"I want to know more about the political economy of art at the present moment, to think about how artists are affected by changes in the distribution of wealth and the definition of work, and about how their work addresses these changes."
-A.O. Scott, New York Times
Scott's collection of answers from these various cultural figures springs from his essay on the same subject, in which he expresses his belief that "we are in the midst of hard times now, and it feels as if art is failing us." He goes on to say "Ever since the financial crisis of 2008, I’ve been waiting for “The Grapes of Wrath.” Or maybe “A Raisin in the Sun,” or “Death of a Salesman,” a Zola novel or a Woody Guthrie ballad — something that would sum up the injustices and worries of the times, and put a human face on the impersonal movements of history."
While the article has so many great thoughts from prominent cultural figures, I find that I respectfully disagree with Scott. Don't misunderstand me, I find many things about art frustrating. I find the lack of financial security discouraging and the hours exhausting. I find the lack of support for arts in education disheartening and funding for arts pretty grim. But I also find that art remains the best way I know to express myself and my views about the world.
I am honored to know so many incredible artistic friends all over the country that are currently digging their heels in, in the midst of a rough economy, to try to write, perform, direct, teach, and create as best they can. I have seen and heard a wealth of artistic responses to the recession, Ferguson protests, continued gay marriage debates, immigration issues, and so much more. The artists I know are fighting using the tools they have. I am proud to know these determined people and find that even in the midst of these challenging times, there are so many artists willing to stand up for what they believe in. When I look at these human beings creating right in front of me, how can I say that art is failing?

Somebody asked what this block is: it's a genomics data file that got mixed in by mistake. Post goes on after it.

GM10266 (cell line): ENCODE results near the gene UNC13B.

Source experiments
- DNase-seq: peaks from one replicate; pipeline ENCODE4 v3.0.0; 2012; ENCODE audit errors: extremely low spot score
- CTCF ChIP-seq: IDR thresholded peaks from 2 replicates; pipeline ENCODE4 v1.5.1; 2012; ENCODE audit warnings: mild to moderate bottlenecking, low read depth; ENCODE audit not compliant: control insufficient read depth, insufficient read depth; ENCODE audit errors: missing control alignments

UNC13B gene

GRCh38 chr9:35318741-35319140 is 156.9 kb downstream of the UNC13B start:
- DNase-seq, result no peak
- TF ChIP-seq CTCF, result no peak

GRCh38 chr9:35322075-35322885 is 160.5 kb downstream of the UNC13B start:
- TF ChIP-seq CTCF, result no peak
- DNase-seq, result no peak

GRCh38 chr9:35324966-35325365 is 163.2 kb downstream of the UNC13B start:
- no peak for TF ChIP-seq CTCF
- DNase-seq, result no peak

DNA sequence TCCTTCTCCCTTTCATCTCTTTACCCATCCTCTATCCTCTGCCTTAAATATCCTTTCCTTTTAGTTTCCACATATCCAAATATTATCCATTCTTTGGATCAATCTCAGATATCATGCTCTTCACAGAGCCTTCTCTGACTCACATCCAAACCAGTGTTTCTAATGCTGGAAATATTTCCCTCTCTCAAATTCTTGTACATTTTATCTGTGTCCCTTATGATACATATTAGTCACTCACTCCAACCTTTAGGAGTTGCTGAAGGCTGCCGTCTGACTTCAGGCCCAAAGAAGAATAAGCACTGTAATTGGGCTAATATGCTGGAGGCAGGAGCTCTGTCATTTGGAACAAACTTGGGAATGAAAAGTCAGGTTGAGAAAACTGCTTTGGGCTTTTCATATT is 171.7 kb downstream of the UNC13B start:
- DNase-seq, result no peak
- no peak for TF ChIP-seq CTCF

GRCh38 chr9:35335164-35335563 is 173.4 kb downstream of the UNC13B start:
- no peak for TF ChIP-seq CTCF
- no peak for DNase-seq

These artists I know aren't necessarily the same ones having work produced on Broadway or displayed at the Met, but their work is just as meaningful. Instead of asking if art is failing us, perhaps the question we should be asking is if the current artistic climate in this country is failing the hard working artists themselves. I know so many of these incredibly stubborn and hardworking souls, and one of the biggest issues we face is finding a platform to share our pieces of art with a wider audience, where they can have the potential to affect social change. I have a sneaking suspicion that this powerful work that Mr. Scott longs for is indeed already out there, but we're just not being given an opportunity to hear or see it. That's a whole different issue.
What do you think? Do you see art as having failed to live up to its duty to address vital issues? Is it possible that the art being mass produced and widely distributed is failing to appropriately grapple with the issues we are now facing? Or do you see artists on a local level succeeding in taking on these issues?